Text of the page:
Coulda, Shoulda, Woulda…

When I was a child, my mother told me stories of what I came to know as ‘the Great Depression.’  Living in a house near an east-west railroad track, hobos, as they were called, would come to her kitchen door and beg for something to eat.  Sometimes they would stay overnight in my parents’ barn.  As scary, unshaven, and dirty as these men were she always gave them food even though she had little to fix for herself and my dad.  Potato skins soup or turnips were the usual fare.  When I asked her why, she always quoted the text in Hebrews 13:1 KJV “Be not forgetful to entertain strangers for thereby some have entertained angels unawares.”

As a six-year-old, I prayed to be able to ‘entertain’ an angel too.  Late one afternoon, 300 miles away from my folks’ earlier home in Pennsylvania, there was a knock at the front door.  An unshaven, grubby looking man stood outside and asked for something to eat.  Excited that God had heard my prayer, I invited him to sit down on our stoop.  My mom watched as I hurried to the kitchen, made him the only meal I knew how to make–a peanut butter and jelly sandwich.  I ran to my room and took four birthday quarters from my piggy bank, a lot of money for me at that time.  “Come right back inside,” my mother warned.  And then, with her orders ringing in my ears, I carried  the sandwich along with a large glass of Nestle’s chocolate milk and a paper napkin out to my very own ‘angel.’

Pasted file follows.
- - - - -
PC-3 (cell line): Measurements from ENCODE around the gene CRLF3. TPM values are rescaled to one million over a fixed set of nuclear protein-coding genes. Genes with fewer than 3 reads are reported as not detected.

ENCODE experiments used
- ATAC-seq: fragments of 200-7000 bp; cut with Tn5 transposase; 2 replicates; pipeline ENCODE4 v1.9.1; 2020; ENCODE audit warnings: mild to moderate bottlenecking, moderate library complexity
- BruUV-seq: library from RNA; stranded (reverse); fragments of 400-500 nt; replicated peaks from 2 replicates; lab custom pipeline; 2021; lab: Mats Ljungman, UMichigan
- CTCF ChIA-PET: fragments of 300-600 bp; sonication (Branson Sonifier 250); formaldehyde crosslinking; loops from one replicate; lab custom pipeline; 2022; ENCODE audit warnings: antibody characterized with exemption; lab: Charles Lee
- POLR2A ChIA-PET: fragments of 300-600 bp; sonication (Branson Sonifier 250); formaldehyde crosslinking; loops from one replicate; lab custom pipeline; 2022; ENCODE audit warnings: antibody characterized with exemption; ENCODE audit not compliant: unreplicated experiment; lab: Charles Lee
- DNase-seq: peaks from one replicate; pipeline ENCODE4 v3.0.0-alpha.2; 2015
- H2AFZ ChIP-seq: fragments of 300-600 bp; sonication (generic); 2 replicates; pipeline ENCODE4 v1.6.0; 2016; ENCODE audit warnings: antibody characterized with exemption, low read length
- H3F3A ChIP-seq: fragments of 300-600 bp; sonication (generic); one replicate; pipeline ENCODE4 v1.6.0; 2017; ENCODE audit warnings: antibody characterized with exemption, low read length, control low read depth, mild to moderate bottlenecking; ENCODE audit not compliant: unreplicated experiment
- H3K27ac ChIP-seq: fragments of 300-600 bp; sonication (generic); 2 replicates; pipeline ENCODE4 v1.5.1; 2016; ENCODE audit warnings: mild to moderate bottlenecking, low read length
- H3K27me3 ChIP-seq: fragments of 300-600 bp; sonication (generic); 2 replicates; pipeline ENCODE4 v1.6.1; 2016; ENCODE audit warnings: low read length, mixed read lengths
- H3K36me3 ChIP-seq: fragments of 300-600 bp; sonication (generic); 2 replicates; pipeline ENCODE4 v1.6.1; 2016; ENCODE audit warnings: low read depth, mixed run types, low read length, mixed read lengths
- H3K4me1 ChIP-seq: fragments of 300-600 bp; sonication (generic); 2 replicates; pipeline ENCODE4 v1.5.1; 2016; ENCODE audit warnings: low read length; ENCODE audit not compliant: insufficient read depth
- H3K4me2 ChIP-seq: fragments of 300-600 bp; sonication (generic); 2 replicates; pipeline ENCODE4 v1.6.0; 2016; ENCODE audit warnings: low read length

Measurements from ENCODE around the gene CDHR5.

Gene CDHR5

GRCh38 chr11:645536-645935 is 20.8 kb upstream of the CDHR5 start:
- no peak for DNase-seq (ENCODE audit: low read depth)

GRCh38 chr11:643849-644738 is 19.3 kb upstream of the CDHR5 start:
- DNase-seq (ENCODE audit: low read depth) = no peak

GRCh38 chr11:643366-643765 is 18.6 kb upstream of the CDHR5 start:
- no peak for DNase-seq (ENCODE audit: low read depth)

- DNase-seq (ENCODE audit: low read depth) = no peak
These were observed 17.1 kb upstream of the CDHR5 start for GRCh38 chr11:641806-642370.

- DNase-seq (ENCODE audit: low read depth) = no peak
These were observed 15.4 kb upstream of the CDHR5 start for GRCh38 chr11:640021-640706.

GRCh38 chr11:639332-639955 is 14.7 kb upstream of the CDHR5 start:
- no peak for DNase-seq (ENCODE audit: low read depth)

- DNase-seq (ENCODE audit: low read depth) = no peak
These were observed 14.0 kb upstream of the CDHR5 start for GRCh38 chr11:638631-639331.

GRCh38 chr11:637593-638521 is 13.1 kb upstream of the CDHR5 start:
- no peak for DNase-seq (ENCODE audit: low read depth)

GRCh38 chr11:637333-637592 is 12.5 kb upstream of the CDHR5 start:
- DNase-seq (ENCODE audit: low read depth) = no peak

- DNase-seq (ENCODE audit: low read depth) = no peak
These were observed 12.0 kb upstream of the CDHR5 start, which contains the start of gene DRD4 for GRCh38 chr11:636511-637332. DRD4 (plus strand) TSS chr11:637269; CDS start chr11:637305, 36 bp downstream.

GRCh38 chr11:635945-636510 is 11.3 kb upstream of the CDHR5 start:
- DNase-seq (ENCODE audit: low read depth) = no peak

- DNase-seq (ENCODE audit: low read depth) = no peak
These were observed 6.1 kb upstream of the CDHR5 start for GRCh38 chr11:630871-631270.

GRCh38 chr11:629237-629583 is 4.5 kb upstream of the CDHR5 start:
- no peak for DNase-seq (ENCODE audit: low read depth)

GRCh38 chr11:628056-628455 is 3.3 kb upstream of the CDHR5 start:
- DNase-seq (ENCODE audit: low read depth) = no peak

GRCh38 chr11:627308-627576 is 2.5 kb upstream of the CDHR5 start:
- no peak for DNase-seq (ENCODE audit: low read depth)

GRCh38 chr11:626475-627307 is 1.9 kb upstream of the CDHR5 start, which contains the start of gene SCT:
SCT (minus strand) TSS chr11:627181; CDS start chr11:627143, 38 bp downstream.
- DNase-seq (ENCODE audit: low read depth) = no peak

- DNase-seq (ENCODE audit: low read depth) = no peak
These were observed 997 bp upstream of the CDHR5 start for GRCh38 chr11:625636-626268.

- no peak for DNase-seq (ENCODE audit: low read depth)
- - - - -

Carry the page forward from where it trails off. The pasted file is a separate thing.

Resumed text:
Later, after he left, I went outside to fetch the empty sandwich plate and glass tumbler. Not a crumb or a drop of of food remained.  And the napkin, though used, was neatly folded.  I was so excited.  I knew in my heart I’d “entertained an angel unawares.”  And no one could tell me differently.  I treasure the memory to this day.

In a world where so many people of all ages, color and nationalities find themselves in need, I can’t tell the difference between angels and just plain folk who are lost, hungry or far from home.  But what I can tell you is I never, ever want to say, I coulda, should, woulda when someone comes to my door asking for help.  Whether six or seventy, I never want to miss any opportunity of “entertain an angel unawares.” Do you?

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